Music in Zimbabwe

Zimbabwe has been one of the countries contributing to “world music” or “world beat”, primarily through the mbira, wrongly called the thumb piano. The instrument is, in slightly varying forms, several centuries old and is found in many parts of Africa, but only in Zimbabwe has it risen to become something of a national instrument. There is also a vigorous mbira subculture on the North American west coast. In Zimbabwe itself it is still played in rural areas at ceremonies, and in the townships as part of Shona traditions. The interviews here deal mainly with its urban scene of the young.

One of the first popular musicians to use mbira in non-traditional music was Thomas Mapfumo. Today the mbira is experimented with by many young musicians in Harare , as we learn from the interview with Paul Brickhill, a musician and director of the Pamberi Trust, which runs the Book Café. One of the mbira musicians regularly featuring at the book café is Chiwoniso Maraire with her group the Vibe Culture. She was one of the first to start writing songs in English, too, for the mbira. According to Albert Chimedza of the Gonanombe Mbira Centre, the mbira is really only an instrument, which could be played in all kinds of musical genres. So far, however, the mbira is very much connected to ideas of Shona traditions.

Marimba is an instrument popular in larger parts of the country, and could perhaps be a better candidate for a national instrument if one needed one. In popular music the country is divided in its preferences on ethnic lines. In Harare you have jit (described as a light, springy style of reggae) and sungura (a Zimbabwean adaptation of the Congolese rhumba). New genres are gospel , often in sungura style, and hip hop and rap, which is favoured on the national radio (the PowerFM channel), while there are also have what the musicians call “underground” bands.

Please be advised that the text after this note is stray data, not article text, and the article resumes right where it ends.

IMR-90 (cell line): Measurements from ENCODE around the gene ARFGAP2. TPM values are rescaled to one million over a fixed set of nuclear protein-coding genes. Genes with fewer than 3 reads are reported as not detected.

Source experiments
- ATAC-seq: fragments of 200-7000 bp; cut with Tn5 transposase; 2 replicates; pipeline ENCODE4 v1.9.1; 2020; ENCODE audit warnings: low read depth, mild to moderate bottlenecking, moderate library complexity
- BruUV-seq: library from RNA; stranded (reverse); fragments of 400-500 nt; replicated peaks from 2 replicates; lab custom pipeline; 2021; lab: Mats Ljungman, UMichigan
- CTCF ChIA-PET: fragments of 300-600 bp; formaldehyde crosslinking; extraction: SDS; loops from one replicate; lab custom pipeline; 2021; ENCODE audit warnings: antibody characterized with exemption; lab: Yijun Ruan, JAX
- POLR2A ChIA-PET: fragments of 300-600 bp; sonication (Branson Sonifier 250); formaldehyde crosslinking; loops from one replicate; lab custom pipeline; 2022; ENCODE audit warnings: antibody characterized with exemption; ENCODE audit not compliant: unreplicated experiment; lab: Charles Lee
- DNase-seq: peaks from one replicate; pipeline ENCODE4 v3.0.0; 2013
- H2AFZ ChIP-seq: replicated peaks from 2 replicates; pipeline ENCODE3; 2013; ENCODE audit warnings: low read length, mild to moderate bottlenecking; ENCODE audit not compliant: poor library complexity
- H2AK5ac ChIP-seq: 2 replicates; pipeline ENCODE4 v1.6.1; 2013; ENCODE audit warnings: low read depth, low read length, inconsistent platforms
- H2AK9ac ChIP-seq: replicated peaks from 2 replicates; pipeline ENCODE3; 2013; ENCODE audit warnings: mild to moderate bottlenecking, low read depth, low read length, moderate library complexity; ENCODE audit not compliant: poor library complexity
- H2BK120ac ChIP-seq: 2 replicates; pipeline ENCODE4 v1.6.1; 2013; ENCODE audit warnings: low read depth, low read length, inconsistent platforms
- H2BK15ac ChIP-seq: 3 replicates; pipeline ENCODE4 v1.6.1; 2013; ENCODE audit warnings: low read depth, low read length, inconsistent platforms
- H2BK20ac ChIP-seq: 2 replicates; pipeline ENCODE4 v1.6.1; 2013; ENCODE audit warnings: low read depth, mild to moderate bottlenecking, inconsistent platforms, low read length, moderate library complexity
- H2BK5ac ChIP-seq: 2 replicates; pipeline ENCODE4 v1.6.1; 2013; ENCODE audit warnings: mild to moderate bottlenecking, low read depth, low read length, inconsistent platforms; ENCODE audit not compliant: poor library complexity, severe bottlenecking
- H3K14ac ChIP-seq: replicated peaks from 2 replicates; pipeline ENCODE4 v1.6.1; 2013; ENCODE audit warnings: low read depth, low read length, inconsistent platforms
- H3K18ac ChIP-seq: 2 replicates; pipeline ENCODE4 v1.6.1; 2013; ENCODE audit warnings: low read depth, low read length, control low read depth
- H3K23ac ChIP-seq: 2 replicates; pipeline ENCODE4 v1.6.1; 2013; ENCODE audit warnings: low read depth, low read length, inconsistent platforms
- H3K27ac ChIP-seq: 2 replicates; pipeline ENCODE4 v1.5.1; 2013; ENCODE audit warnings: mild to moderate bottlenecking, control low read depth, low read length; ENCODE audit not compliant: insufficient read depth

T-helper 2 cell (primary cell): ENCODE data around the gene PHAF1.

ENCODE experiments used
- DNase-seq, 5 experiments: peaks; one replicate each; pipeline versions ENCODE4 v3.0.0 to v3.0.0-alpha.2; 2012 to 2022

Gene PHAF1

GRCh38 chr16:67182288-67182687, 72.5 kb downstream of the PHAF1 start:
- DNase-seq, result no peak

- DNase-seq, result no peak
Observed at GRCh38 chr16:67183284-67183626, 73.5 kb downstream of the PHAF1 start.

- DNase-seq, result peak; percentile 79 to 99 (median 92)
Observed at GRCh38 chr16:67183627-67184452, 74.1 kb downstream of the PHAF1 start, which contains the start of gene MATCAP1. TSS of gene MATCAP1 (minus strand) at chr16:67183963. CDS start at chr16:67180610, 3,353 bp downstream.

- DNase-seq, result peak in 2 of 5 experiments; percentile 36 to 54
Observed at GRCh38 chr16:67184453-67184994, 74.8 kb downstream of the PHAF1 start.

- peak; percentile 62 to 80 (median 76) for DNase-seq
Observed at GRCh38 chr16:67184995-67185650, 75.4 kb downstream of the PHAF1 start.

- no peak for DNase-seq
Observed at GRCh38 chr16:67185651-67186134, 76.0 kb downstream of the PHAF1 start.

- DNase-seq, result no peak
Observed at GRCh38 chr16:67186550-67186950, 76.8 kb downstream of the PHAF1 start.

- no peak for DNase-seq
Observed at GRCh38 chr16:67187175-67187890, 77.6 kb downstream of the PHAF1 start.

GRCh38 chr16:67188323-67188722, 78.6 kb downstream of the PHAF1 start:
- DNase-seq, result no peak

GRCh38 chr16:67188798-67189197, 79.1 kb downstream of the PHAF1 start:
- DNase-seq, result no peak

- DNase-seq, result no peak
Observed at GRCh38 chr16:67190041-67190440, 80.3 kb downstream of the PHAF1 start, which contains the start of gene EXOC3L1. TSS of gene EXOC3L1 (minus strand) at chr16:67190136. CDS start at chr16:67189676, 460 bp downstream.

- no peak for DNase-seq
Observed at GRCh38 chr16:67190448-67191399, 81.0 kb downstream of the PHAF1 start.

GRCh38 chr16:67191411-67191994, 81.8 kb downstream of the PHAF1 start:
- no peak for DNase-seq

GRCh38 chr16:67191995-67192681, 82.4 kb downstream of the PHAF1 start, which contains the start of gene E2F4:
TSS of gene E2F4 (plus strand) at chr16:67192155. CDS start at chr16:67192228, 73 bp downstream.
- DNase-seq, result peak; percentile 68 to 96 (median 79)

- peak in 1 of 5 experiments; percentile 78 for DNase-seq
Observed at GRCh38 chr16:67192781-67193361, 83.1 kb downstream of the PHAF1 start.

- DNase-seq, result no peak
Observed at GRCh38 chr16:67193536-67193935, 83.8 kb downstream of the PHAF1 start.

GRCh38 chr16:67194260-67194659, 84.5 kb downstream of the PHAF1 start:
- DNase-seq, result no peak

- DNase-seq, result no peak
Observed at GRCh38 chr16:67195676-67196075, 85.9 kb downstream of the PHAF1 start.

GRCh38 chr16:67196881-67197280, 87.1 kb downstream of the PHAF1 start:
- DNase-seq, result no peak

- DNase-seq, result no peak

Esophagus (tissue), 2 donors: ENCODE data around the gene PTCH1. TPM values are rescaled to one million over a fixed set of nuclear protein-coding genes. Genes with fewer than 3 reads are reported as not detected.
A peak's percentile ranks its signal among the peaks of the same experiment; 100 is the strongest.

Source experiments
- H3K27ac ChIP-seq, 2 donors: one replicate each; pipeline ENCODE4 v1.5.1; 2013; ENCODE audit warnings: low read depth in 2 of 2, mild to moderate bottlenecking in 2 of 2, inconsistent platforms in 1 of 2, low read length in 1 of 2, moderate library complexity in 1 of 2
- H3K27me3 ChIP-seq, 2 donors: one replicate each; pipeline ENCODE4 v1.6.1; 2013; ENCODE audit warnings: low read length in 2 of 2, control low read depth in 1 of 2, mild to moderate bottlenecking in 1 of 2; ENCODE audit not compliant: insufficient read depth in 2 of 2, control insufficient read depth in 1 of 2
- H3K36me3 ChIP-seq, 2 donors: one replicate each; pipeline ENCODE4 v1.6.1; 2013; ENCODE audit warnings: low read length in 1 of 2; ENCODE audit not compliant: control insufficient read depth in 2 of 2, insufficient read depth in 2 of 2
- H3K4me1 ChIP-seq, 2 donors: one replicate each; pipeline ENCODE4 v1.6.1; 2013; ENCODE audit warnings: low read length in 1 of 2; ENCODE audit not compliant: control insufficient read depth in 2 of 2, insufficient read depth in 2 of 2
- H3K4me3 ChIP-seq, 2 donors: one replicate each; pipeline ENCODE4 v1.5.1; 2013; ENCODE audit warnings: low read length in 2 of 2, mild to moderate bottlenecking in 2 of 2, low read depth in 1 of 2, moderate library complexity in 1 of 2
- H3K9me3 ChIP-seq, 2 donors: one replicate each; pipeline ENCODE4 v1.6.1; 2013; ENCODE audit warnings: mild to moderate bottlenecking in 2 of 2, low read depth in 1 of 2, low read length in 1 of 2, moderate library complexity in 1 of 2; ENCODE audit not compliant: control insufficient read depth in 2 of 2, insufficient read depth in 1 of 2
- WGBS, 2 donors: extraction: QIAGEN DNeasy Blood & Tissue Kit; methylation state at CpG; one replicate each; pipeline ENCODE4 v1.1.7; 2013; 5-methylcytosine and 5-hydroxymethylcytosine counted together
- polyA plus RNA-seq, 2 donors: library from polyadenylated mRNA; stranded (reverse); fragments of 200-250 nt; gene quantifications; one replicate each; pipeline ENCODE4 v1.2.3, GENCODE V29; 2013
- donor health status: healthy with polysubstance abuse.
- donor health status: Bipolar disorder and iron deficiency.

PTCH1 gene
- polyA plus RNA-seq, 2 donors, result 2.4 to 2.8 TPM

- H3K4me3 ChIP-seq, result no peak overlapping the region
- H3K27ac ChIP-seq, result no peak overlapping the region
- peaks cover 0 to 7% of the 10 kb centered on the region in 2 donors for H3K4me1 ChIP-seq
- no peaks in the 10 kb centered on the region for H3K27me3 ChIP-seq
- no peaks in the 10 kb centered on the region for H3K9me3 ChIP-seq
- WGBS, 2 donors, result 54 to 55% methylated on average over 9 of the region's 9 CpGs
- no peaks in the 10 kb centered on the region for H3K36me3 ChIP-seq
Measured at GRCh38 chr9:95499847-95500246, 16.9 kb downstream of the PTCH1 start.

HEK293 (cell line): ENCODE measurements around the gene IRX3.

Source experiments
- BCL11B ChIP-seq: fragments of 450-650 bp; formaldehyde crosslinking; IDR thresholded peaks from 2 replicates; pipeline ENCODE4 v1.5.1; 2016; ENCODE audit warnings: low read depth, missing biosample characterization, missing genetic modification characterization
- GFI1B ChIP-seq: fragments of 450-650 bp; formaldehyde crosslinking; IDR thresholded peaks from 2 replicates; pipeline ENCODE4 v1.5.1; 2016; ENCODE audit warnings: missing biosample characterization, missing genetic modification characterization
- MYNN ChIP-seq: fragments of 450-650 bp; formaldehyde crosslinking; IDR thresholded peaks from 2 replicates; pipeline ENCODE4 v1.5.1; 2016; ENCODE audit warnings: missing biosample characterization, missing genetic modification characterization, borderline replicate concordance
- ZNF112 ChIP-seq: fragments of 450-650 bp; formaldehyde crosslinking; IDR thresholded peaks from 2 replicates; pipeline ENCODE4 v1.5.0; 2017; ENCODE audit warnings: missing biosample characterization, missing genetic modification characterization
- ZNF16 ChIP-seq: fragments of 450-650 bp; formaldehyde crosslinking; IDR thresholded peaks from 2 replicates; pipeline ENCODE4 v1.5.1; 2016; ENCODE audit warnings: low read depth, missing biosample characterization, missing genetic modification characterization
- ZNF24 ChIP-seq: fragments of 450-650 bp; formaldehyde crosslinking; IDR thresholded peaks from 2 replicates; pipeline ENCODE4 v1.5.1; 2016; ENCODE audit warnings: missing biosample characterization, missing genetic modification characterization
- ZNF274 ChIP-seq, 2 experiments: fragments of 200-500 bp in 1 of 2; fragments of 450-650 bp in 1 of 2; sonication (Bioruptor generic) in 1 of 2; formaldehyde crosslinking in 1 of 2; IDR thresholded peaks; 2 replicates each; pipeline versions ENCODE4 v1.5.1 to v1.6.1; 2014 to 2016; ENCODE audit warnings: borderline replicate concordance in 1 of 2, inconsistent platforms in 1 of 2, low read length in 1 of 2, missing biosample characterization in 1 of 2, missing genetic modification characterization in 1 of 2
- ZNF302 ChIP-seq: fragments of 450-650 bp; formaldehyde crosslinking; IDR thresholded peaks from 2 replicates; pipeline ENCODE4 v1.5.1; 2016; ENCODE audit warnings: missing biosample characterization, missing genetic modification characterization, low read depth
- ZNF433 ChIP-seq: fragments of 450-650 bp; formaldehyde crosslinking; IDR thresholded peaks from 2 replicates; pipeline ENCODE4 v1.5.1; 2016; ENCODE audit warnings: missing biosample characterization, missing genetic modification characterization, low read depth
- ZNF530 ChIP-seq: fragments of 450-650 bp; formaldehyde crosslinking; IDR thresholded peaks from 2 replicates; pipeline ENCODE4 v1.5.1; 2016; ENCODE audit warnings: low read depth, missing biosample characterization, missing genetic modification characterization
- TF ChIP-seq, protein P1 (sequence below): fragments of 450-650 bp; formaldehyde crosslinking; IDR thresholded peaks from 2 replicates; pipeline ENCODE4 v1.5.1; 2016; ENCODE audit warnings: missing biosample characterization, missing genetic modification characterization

In Bulawayo, the capital of Matabeleand, music life seeks its roots from the ethnic Zulu cousins to the south, and especially Johannesburg. In Bulawayo in the late 1950s the flute-playing bands brought the kwela to Bulawayo, based on short four-segment harmonic styles, which have continued in the mbaqanga music, for which Dorothy Masuka from Matabeland has become somewhat of a queen in Johannesburg. Yet, despite this divide, the Bulawayo music can find a place even in Harare, as the mbaqanga singer, Sibongile Chibanghuza, shows. The rising political temperature has made her experience a few demands that she sings in Shona, but these are exceptions. But resistance music, no, for her that is the prerogative of those who have already made it.

Mapfumo is, alongside with Oliver Mtukudzi the most famous Zimbabwe musician also a musician who has moved from being a supporter of the government to becoming one of its most outspoken critics in his lyrics. While new mbira music, for example Chiwoniso's, often is about hardships and suffering, in love or in material problems in the urban setting, there is not a political criticism of leadership. In fact she denies that mbira at all is political.

Interviews with:

Chimedza, Albert

Brickhill, Paul

Maraire, Chiwoniso

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